Tuesday, November 2, 2010

More thoughts on Charter Schools

Mark quotes Diane Ravitch about the new film Waiting for Superman.

I think that these paragraphs really deserve some more discussion:

Geoffrey Canada is justly celebrated for the creation of the Harlem Children’s Zone, which not only runs two charter schools but surrounds children and their families with a broad array of social and medical services. Canada has a board of wealthy philanthropists and a very successful fund-raising apparatus. With assets of more than $200 million, his organization has no shortage of funds. Canada himself is currently paid $400,000 annually. For Guggenheim to praise Canada while also claiming that public schools don’t need any more money is bizarre. Canada’s charter schools get better results than nearby public schools serving impoverished students. If all inner-city schools had the same resources as his, they might get the same good results.

But contrary to the myth that Guggenheim propounds about “amazing results,” even Geoffrey Canada’s schools have many students who are not proficient. On the 2010 state tests, 60 percent of the fourth-grade students in one of his charter schools were not proficient in reading, nor were 50 percent in the other. It should be noted—and Guggenheim didn’t note it—that Canada kicked out his entire first class of middle school students when they didn’t get good enough test scores to satisfy his board of trustees

I note that the Harlem's Children's Zone seems to get only positive press in the blogosphere. Yet two facts here really seem to stand out. One, making the compensation structure that of a corporation is going to mean that we get advertising and not honest accounting of performance. A very high salary ($400,000 per year) and a corporation that lives or dies on profit does not incent actors to give a balanced view of the shortcomings of the corporation.

The second, and more damning, issue is that kicking out an entire class of students when their tests scores are low is guaranteed to ensure that Charter schools look better -- after all, the weak students have been ruthlessly removed. Anybody can look competent under this system.

This cuts to the heart of my discomfort with the charter school system. One of the most important issues facing American education is the drop-out of vulnerable students. Charter schools that are willing to remove poorly preforming students for reasons of "optics" cannot, in aggregate, improve this situation.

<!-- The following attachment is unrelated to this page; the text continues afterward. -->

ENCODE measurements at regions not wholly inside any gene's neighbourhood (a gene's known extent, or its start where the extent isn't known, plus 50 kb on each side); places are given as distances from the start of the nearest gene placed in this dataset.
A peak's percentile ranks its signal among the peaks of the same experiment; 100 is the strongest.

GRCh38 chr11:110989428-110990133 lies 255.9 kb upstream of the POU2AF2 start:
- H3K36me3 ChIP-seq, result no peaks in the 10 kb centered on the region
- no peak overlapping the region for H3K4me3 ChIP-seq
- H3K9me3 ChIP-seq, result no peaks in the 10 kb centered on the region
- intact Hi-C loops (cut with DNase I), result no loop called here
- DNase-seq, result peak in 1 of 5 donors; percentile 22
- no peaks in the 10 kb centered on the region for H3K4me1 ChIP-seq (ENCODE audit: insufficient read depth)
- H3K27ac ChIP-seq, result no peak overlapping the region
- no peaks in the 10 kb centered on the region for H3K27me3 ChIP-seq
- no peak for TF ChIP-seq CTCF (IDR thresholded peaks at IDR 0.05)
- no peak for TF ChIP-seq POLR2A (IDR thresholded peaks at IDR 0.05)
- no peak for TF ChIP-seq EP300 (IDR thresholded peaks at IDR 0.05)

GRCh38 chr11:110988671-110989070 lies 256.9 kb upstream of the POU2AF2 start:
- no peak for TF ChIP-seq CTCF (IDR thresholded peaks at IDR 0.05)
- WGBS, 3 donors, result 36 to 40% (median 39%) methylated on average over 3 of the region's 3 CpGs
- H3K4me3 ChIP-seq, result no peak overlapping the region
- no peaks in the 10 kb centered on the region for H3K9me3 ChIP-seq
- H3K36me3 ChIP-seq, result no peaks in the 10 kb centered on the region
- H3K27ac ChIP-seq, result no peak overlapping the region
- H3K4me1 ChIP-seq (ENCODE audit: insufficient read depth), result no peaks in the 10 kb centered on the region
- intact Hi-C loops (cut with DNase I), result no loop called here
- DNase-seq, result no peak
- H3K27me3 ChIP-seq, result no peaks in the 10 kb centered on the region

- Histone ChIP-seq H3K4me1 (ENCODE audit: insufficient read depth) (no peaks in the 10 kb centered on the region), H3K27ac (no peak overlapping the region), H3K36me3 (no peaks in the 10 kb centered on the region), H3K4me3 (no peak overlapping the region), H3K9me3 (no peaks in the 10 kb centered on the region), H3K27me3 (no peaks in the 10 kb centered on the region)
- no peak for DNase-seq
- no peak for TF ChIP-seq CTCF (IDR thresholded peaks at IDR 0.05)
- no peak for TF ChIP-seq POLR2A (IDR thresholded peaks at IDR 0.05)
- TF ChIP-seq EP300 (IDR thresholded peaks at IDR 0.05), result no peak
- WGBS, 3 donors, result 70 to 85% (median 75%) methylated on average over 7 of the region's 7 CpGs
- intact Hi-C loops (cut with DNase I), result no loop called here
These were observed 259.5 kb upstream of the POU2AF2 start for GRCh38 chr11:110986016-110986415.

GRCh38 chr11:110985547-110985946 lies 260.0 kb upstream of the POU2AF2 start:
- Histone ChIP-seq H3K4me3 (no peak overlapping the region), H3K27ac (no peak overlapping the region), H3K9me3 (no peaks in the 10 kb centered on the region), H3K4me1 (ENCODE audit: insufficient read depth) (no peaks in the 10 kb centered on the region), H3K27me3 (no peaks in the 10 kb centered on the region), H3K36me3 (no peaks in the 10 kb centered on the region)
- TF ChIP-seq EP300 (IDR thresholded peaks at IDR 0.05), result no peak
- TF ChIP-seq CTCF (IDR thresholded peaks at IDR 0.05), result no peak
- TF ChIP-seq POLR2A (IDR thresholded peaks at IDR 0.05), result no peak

[Mark has already extensively documented other concerns with interpreting charter school performance]


  1. In Canada's defense, the mass dismissal was done in the open as a drastic and highly unusual move. I am far more concerned by the covert and ongoing attrition policies of schools like the Bay Area KIPPs.

  2. "In Canada's defense, the mass dismissal was done in the open as a drastic and highly unusual move."

    True, but could any public school make that decision? What would have happened if the public schools had not been avaialble as a back-stop?

  3. The Gulen Charter schools are guilty of Visa Fraud, their schools Magnolia Science Academy, Horizon Science Academy, Harmony Science Academy and Sonoran Science Academy are bringing foreign teachers without credentials to the USA under h1-b fraud. American Tax payers are footing this bill, you will note that they have more h1-b visas for teachers than the largest school district in the USA (LAUSD)
    At a time when great American Teachers are getting pink slipped the Islamic Gulen Movement is dismantling the American Public School System one state at a time. The Gulen Charter Schools have robbed American Taxpayers of over $1 billion in Educational funds over the span of the last 10 years. Throught the network of Gulen Foundations, and bribes via their interfaith dialogue, they have managed to snow job members of congress, local politics, local religious leaders, and local academia. Free dinners and free trips to Turkey to side step their true agenda which is to dominate and control American Education, politics, interfaith dialog, police, media and military. As Fethullah Gulen has done world wide and in his native Turkey which got him exiled for attempting to overthrow a secular government.